Douglas County fared better than the state average in the latest results of the Oregon Tobacco Retail Enforcement Inspection, conducted by the Oregon Health Alliance in January.
The enforcement was aimed at checking retailers on compliance with the new Oregon law that prohibits selling tobacco products or inhalant delivery systems to anyone under 21. The law raised the legal age to purchase tobacco products from 18 to 21.
Oregon's overall violation rate for retailers selling tobacco products and e-cigarettes to minors was 18.3 percent. Douglas County was better than the state rate with a 14.6 percent violation rate.
The county had 41 establishments that were checked by the Oregon Health Authority, for compliance with the law in selling cigarettes, cigarillos, e-cigarettes, or tobacco product devices to minors after the law began being enforced on Jan. 1 of this year.
A minor attempted to buy cigarettes in 26 stores in Douglas County and was able to purchase them in three of those stores. The minor tried to purchase e-cigarettes in 13 stores and was able to buy them in three of those.
The OHA report showed that Douglas County had an 11.5 percent violation rate in the sale of cigarettes, but a 23.1 percent violation rate for e-cigarettes.
Douglas Public Health Officer Dr. Bob Dannenhoffer said the county still has some work to do, but the results of the inspections were encouraging.
"I was happy that Douglas County did a bit better than the state average, so most of our tobacco retailers are doing exactly what we want them to do, which is to carefully check for ID," Dannenhoffer said. "The concern is that we weren't 100 percent perfect, because this is something that is truly easy and possible to get to 100 percent."
The OHA said the inspections were done in mid-January, and three stores, the Oak Street Market at 711 SE Oak St. in downtown Roseburg, Astro Gas at 171 S. Main St. in Winston and the Diamond Lake Market at 2796 Diamond Lake Blvd. in Roseburg sold cigarettes to a minor.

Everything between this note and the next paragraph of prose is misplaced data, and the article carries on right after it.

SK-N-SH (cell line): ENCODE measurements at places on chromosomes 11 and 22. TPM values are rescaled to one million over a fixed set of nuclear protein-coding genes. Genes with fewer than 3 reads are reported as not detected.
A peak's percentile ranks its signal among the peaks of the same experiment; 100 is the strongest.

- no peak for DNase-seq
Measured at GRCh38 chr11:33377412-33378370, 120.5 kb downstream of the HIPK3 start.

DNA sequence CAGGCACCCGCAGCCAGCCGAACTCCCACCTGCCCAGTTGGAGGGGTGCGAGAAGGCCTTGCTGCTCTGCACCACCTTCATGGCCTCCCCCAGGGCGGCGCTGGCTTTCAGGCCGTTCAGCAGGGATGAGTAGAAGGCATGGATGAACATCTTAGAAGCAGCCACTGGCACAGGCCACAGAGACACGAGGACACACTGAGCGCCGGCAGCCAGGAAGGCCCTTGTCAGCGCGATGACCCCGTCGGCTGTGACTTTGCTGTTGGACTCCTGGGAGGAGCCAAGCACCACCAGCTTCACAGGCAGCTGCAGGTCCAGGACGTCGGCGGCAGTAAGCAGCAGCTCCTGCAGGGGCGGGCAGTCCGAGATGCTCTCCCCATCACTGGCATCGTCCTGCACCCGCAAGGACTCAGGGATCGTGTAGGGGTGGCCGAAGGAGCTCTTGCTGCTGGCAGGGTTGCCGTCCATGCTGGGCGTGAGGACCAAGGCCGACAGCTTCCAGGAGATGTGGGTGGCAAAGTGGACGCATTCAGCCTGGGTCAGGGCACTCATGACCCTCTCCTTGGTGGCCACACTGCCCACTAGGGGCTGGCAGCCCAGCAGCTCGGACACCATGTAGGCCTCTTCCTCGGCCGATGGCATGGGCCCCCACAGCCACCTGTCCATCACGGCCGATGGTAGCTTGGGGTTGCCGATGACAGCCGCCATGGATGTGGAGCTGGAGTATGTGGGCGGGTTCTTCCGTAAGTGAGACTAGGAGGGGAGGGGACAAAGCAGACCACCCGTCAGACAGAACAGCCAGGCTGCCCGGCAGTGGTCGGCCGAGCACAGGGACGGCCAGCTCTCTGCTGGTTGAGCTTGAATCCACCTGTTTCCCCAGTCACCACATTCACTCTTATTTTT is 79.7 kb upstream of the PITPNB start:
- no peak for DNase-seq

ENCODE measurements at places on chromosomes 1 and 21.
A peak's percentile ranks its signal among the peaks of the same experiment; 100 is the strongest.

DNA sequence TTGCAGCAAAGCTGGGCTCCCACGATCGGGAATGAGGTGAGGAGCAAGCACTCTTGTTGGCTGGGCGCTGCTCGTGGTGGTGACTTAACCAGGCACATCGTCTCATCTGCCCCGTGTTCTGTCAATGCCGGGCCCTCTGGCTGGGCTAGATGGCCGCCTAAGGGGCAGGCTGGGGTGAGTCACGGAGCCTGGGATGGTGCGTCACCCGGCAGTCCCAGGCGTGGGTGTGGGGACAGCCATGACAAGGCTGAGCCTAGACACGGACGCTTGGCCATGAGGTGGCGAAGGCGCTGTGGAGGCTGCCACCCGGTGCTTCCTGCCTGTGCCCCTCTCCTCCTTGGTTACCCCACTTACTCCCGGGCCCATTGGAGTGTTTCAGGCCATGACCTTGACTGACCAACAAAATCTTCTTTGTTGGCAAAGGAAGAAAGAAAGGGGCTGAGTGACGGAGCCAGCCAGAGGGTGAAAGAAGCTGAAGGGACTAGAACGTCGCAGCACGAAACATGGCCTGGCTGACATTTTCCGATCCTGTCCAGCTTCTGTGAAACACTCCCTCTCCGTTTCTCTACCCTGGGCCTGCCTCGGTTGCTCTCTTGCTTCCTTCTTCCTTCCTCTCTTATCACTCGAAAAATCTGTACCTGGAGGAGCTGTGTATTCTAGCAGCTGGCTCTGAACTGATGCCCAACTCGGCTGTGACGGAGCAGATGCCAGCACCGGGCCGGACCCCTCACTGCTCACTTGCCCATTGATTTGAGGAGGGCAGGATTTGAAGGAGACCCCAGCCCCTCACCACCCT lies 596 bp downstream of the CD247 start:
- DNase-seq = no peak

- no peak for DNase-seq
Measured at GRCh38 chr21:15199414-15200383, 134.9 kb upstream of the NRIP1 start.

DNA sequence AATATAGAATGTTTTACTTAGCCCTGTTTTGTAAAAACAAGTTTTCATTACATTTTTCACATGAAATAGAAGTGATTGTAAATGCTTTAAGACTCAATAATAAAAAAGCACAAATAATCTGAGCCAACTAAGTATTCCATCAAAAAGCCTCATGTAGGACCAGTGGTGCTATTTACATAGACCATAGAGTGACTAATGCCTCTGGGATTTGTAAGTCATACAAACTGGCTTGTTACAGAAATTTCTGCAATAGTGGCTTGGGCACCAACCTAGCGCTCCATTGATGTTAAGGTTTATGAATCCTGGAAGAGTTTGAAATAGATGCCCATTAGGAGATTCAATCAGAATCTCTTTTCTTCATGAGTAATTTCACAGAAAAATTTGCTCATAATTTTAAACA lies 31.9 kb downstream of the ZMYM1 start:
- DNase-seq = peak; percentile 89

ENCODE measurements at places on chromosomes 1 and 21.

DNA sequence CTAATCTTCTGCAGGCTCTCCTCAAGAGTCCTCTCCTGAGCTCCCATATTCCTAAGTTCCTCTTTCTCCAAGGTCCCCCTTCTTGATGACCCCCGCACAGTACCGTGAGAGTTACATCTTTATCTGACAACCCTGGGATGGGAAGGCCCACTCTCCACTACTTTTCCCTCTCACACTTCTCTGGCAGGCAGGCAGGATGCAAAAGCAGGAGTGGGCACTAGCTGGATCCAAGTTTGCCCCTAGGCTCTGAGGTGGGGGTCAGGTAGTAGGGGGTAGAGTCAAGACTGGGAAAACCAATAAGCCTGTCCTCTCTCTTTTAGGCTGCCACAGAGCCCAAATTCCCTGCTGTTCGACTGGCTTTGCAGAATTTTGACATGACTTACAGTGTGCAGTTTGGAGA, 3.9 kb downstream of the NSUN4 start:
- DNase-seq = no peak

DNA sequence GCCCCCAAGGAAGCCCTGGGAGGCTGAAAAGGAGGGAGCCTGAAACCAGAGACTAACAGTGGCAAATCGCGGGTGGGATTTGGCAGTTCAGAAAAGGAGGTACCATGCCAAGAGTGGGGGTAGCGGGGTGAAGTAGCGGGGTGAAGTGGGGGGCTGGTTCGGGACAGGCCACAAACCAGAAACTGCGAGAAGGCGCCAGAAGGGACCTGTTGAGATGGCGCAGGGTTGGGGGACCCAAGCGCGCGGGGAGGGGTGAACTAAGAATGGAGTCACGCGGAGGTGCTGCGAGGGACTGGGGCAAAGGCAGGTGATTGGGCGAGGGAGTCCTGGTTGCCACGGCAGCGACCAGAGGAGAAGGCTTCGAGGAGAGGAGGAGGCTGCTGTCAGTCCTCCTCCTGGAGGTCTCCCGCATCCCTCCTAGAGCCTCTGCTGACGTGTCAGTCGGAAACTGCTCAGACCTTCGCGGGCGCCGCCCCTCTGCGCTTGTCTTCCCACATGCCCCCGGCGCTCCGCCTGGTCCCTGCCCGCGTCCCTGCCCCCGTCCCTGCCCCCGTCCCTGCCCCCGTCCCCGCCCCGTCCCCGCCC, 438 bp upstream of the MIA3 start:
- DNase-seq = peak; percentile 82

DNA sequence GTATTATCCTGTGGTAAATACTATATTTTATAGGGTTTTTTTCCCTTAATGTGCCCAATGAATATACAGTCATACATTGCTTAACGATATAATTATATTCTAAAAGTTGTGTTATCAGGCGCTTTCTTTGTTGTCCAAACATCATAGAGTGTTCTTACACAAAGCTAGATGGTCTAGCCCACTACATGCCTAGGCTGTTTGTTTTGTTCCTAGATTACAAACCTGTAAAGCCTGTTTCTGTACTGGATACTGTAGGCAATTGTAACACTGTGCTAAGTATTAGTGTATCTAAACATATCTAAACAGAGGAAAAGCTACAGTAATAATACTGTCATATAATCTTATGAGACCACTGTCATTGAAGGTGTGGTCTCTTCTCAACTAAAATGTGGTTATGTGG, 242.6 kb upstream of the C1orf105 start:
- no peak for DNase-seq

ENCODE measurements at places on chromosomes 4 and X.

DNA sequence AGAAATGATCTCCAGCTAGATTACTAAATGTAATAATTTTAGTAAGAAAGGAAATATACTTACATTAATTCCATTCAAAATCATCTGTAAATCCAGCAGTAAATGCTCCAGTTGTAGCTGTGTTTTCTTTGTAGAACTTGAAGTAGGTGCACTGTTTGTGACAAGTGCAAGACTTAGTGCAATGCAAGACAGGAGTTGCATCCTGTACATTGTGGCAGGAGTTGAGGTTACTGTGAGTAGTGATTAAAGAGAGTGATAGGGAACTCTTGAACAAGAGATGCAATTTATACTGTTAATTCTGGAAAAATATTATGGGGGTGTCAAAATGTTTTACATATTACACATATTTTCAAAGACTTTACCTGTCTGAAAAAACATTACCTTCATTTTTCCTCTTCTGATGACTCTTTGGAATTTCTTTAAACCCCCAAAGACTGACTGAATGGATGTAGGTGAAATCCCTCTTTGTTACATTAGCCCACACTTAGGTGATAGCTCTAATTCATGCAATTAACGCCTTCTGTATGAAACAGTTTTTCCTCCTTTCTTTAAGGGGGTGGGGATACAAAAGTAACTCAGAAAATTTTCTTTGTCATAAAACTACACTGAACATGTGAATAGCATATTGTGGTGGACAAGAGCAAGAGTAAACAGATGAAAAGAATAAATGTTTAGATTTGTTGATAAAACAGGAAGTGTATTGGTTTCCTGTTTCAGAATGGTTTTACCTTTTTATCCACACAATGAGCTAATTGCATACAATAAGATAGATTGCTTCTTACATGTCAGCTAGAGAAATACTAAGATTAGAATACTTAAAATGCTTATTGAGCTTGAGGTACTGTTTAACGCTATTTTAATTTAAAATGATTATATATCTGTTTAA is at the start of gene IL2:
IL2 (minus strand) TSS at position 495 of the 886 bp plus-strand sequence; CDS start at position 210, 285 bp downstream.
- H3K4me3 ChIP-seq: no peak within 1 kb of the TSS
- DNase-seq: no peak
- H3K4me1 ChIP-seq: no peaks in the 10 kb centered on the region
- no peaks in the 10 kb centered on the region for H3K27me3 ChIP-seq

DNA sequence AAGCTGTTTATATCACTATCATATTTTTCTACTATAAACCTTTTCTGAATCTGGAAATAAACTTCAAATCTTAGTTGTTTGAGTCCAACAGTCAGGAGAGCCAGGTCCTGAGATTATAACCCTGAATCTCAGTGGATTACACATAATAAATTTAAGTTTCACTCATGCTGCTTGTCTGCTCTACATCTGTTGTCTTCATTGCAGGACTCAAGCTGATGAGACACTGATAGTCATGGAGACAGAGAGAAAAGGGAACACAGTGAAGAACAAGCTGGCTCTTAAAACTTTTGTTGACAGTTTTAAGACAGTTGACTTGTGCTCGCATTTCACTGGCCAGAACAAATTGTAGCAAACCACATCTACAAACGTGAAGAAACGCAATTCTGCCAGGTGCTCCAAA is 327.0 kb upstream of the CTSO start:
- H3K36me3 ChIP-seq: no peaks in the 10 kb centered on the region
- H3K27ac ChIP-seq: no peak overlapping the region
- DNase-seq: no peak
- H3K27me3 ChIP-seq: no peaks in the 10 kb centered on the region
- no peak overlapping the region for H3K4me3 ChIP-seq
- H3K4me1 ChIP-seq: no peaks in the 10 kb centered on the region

Diamond Lake Market was inspected in October before the age limit changed to 21, so the inspectors would have been enforcing the minimum legal sales age of 18 at that time.
The other three violations in Douglas County were businesses that sold e-cigarettes to a minor. they included the AM Market in Sutherlin, Mini Pet Mart in Roseburg and the AG Market and Cigs in Myrtle Creek.
"We want to congratulate those who've done it correctly and use them as role models that this can be done, and we need to continue to do enforcement activities on those places that don't do it," Dannenhoffer said.
Some of the most populous counties had some of the highest violation rates. Multnomah County, which includes a large portion of the Portland metropolitan area, was at 22.5 percent. Jackson County, in the Rogue Valley, was at 22 percent and Lane County had an 18.4 percent violation rate.
The highest violation rate in the state was Baker County, with 57 percent, although only seven stores were checked and four were in violation according to the report.
There were three counties that had a zero violation rate, including Harney, Gilliam and Malheur County, but Gilliam County had just one store checked. Harney County had only three stores inspected.
Last August, Gov. Kate Brown signed the law into effect that raised the required minimum age for a person to legally buy or obtain tobacco products. Enforcement of the law began on the first day of this year.
The Public Health Division of the Oregon Health Authority conducts 1,200 inspections annually from a pool of approximately 3,200 retailers. The Oregon State Police work with youth inspectors, who go into randomly selected stores and attempt to buy cigarettes, e-cigarettes and inhalant delivery system products.
The Public Health Division and State Police will continue to conduct random compliance checks and follow up with stores that have a record of violations. Clerks are fined $50 for making an illegal sale, and managers and owners can also be fined if they are onsite when the violation occurs.
To help insure compliance with the law, businesses that sell tobacco products and inhalant delivery systems must post signs prohibiting the sale of those products to anyone under age 21.